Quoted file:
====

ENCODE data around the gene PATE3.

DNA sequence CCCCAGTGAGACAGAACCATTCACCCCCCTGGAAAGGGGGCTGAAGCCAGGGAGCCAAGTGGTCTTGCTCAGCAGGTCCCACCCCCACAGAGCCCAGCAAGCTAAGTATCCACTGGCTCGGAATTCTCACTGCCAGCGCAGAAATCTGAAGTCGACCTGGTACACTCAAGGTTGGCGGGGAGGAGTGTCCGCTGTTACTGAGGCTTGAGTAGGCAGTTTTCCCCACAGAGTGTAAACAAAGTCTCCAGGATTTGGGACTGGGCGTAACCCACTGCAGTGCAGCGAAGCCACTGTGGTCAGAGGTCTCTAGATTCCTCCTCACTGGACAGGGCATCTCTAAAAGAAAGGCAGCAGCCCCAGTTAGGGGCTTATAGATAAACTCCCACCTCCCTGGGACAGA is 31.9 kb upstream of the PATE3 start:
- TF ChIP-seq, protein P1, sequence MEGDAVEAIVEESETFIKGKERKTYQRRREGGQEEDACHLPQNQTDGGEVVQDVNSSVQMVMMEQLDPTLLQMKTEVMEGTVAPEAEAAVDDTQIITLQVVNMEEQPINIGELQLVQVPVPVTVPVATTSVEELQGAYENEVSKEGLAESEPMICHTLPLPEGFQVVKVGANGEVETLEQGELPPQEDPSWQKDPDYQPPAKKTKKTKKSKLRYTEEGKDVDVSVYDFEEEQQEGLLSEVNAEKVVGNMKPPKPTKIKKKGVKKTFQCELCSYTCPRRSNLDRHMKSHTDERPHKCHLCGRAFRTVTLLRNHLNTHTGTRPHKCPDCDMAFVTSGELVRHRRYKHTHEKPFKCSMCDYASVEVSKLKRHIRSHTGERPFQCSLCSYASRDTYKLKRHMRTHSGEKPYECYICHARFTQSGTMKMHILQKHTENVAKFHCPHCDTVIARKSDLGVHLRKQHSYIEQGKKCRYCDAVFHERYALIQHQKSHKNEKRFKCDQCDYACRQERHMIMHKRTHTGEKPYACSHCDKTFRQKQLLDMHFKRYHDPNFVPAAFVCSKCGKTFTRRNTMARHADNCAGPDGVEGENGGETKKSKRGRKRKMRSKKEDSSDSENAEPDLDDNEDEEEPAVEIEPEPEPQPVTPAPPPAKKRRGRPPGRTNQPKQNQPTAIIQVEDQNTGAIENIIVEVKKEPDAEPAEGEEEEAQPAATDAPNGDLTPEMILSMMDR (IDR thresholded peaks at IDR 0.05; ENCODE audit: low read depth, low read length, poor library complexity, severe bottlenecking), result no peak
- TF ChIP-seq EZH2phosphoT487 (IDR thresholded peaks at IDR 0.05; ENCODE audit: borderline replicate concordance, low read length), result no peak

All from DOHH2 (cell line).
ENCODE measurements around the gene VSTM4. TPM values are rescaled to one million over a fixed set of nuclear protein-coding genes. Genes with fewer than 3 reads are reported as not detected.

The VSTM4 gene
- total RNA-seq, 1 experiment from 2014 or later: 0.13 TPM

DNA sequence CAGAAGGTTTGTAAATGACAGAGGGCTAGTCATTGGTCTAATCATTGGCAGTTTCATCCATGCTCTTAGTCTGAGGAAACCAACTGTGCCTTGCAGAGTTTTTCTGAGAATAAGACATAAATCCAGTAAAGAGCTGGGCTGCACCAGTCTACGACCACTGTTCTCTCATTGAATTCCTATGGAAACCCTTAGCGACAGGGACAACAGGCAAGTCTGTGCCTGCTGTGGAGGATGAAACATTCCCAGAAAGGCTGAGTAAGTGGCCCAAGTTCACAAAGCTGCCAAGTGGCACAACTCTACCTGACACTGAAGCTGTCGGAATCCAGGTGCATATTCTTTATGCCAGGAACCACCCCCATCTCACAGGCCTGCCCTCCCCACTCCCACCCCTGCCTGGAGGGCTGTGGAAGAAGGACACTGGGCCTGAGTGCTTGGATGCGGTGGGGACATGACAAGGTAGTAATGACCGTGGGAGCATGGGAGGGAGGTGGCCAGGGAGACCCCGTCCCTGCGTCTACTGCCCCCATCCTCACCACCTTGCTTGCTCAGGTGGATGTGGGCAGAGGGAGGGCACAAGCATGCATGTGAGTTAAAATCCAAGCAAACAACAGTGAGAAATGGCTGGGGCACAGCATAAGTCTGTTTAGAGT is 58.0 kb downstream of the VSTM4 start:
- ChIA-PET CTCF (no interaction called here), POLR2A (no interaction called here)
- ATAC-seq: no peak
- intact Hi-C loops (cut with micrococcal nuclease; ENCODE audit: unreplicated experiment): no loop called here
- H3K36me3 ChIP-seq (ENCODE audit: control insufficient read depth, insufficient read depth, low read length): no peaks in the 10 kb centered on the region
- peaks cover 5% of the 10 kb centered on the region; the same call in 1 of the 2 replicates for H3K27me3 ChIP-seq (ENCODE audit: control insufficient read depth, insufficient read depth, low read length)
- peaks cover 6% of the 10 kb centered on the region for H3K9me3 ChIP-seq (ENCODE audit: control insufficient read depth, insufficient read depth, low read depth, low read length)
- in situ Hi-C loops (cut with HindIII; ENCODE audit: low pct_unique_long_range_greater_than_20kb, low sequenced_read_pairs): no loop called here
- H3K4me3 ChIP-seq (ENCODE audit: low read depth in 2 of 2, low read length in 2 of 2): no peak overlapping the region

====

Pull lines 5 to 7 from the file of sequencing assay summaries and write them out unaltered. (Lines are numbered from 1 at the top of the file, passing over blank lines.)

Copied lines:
All from DOHH2 (cell line).
ENCODE measurements around the gene VSTM4. TPM values are rescaled to one million over a fixed set of nuclear protein-coding genes. Genes with fewer than 3 reads are reported as not detected.

The VSTM4 gene